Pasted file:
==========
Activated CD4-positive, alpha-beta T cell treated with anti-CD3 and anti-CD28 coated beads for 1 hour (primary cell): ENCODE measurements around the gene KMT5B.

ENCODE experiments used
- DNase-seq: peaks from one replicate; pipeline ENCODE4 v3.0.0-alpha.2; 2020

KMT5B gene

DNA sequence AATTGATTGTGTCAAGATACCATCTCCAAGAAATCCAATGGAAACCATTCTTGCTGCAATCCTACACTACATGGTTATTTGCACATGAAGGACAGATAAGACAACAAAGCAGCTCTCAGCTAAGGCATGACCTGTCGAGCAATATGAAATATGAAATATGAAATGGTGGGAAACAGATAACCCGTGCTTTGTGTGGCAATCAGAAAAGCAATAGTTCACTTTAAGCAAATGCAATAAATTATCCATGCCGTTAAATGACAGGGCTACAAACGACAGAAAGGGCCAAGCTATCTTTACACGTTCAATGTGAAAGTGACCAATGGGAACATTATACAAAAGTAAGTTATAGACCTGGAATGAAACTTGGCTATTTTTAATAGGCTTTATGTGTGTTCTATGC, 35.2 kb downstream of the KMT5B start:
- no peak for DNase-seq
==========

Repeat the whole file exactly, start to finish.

Activated CD4-positive, alpha-beta T cell treated with anti-CD3 and anti-CD28 coated beads for 1 hour (primary cell): ENCODE measurements around the gene KMT5B.

ENCODE experiments used
- DNase-seq: peaks from one replicate; pipeline ENCODE4 v3.0.0-alpha.2; 2020

KMT5B gene

DNA sequence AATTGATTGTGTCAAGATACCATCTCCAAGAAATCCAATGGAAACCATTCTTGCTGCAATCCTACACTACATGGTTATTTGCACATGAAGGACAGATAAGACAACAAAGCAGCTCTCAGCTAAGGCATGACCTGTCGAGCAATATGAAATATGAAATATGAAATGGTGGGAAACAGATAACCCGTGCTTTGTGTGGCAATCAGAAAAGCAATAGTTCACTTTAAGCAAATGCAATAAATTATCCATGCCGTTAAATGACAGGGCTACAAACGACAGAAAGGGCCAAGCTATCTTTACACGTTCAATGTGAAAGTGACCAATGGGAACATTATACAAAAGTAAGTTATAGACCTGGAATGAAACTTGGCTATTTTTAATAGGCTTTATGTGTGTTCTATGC, 35.2 kb downstream of the KMT5B start:
- no peak for DNase-seq